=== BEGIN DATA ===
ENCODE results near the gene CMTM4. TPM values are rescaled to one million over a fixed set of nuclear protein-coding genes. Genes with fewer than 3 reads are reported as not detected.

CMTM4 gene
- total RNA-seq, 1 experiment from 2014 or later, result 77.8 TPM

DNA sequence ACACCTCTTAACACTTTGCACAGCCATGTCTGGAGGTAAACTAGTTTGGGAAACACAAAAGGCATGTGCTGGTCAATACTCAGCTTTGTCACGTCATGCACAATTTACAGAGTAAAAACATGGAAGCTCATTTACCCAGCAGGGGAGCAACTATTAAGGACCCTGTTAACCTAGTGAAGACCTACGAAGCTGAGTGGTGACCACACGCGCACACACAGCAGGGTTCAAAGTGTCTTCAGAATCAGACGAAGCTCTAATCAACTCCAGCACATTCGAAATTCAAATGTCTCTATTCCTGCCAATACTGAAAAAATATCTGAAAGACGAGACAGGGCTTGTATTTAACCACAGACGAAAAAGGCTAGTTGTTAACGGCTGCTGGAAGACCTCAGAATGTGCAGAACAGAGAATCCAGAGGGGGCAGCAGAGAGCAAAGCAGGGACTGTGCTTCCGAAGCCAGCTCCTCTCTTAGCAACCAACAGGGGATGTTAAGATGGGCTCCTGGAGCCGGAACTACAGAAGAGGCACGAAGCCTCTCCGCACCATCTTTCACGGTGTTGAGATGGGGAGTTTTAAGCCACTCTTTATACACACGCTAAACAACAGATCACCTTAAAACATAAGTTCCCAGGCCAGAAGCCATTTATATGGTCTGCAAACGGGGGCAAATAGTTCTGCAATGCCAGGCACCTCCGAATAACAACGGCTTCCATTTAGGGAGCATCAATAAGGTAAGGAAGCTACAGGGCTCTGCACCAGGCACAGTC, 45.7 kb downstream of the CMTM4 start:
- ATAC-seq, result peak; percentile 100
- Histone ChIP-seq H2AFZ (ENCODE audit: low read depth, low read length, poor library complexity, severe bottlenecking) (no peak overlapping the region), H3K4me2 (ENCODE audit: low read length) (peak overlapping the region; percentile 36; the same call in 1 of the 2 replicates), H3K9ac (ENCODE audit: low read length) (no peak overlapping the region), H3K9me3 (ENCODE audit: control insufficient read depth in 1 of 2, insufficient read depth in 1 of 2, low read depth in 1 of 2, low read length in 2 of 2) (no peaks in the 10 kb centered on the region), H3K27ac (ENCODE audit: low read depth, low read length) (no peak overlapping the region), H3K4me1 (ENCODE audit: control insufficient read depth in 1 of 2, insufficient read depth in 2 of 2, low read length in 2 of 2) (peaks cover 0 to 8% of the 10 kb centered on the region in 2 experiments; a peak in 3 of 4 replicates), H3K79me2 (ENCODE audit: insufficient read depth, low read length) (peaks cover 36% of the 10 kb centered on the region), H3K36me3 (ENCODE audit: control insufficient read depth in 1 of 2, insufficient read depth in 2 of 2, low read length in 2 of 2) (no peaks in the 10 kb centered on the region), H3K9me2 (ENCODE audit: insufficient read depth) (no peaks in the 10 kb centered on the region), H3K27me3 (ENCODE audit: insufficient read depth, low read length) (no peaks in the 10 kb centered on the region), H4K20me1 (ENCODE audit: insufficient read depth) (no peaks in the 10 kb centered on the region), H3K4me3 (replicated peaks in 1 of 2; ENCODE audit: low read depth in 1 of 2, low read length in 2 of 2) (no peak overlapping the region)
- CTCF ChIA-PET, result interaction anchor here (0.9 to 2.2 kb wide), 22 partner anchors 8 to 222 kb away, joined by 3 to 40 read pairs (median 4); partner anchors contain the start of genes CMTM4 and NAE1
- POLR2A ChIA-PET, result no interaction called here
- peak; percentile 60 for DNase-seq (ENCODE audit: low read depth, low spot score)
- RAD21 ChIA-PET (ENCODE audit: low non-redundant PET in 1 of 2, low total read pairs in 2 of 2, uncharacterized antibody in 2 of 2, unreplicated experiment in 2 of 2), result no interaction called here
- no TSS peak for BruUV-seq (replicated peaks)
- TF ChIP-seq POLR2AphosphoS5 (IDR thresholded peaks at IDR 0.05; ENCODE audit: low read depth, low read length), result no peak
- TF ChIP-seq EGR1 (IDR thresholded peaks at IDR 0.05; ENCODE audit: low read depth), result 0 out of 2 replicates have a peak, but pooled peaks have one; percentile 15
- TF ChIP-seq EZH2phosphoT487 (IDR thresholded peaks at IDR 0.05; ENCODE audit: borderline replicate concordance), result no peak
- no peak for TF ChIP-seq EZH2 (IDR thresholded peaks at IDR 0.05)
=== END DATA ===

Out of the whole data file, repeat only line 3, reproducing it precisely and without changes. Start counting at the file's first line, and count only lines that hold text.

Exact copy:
- total RNA-seq, 1 experiment from 2014 or later, result 77.8 TPM